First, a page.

Toddler plays with a green guitar as part of his early musical development.

Musical Milestones for Babies, Toddlers and Preschoolers

It’s no secret that music is powerful, and it can have a positive impact on your child and her early development. Children raised in an enriched musical environment find it easier and more pleasurable to learn to play an instrument, and they also have a greater understanding of music and are more likely to enjoy it throughout their lives.

As you sing, dance and introduce your young child to different types of music, here are common milestones to look out for. It may not seem like much, but little things such as “smiling in response to music” are signs that your baby is learning!

Infants are busy absorbing the surrounding sounds in the first few months of life and regular exposure to a variety of musical sounds is critical. Musical milestones you may observe from your baby include:

  • Making eye contact when hearing music played or when being sung to
  • Moving arms and legs or rocking body in response to rhythmic sounds
  • Smiling in response to music
  • Engaging with shaker-type instruments for short amounts of time
  • Babbling in response to music in short bursts and at whatever pitch is easiest to create

1-year-olds are physically much more engaged with music than infants. You may observe your child reacting in new ways by:

  • Adjusting pitch up and down, not necessarily matching the actual notes
  • Changing movement in response to tempo of music – fast to slow
  • Moving body in response to rhythmic sounds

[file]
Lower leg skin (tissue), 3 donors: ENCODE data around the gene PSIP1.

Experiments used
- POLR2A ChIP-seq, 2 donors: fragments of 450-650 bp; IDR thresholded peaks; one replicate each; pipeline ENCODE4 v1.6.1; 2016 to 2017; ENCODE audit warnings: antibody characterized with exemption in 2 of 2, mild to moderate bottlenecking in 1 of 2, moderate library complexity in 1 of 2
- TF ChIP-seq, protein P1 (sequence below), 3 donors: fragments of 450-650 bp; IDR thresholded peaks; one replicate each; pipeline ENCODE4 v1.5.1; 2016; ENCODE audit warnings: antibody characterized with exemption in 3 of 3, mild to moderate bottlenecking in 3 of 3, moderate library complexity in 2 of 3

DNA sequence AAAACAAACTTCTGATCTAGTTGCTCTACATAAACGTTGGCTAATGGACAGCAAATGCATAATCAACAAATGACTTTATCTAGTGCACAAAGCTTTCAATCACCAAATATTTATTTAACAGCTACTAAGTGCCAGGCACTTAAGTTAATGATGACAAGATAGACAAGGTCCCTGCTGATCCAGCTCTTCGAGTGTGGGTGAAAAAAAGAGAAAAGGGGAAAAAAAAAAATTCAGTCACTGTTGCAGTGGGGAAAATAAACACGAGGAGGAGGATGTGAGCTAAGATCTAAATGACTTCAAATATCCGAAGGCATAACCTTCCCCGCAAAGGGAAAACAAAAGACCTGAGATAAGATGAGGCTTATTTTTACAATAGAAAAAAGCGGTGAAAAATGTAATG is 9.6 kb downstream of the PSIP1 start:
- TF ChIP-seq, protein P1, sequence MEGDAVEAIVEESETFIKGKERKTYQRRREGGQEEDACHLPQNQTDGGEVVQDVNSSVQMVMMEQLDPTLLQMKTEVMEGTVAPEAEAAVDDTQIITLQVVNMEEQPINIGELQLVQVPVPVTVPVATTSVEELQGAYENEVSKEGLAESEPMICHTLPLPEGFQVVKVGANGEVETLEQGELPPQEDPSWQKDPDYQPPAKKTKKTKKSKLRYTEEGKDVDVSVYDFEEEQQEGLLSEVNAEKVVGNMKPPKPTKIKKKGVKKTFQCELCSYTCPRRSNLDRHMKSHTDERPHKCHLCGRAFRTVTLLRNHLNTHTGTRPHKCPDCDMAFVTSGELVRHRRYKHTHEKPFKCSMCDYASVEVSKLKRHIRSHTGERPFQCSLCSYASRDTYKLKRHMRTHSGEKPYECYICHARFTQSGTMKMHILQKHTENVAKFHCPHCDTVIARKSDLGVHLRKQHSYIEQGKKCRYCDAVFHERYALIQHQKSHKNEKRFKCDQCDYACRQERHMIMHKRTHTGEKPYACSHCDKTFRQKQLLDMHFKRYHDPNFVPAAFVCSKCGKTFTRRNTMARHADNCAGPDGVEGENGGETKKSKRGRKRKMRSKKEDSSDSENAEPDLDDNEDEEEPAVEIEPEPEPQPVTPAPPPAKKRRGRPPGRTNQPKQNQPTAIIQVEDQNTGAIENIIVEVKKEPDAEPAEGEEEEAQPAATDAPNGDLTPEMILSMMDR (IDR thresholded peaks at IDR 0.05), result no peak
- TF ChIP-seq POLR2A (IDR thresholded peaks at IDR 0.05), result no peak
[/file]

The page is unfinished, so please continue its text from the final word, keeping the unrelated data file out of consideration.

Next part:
• Playing with bells, egg shakers, rhythm sticks and other props for an extended time, but usually not in sync with the music unless it is by chance
  • Vocalizing with short babbles to phrases with lyrics

2- and 3-year-olds will begin to create music with some accuracy without live or recorded musical support. You may observe your toddler exhibiting new behaviors by:

  • Singing short phrases of a song in tune, with the remaining notes not in tune
  • Distinguishing between different voices and instruments
  • Demonstrating rhythm with body movements that might be in tempo to music
  • Enjoying marching, walking, dancing, jumping, running, twirling, skipping, tip-toeing, finger plays, and other physical activity while listening to and creating music
  • Enjoying playing a wide range of rhythm instruments that will sometimes be in tempo to music
  • Singing lyrics with increasing ease and enjoyment and singing short phrases up to entire songs with correct lyrics

4- and 5-year-olds begin to have the ability to sing in tune and move in time to music. You may notice your child doing the following:

  • Singing phrases or an entire song with accurate pitch
  • Occasionally to consistently matching the beat of music
  • Memorizing lengthy and complex lyrics
  • Indicating when notes are performed correctly or incorrectly when listening to familiar songs or phrases
  • Playing a wide range of rhythm instruments with occasional to consistent rhythmic accuracy
  • Identifying (by sight or sound) common instruments

Want to know more? Check out this blog post with suggestions for fun music activities for kids. Or, if you think your little one is ready to learn an instrument, read this post about how to support the first steps to your child’s musical success.

 

Find a Primrose School Near You

Inspire a lifelong love of learning. Contact your local Primrose to schedule a tour.

Find A School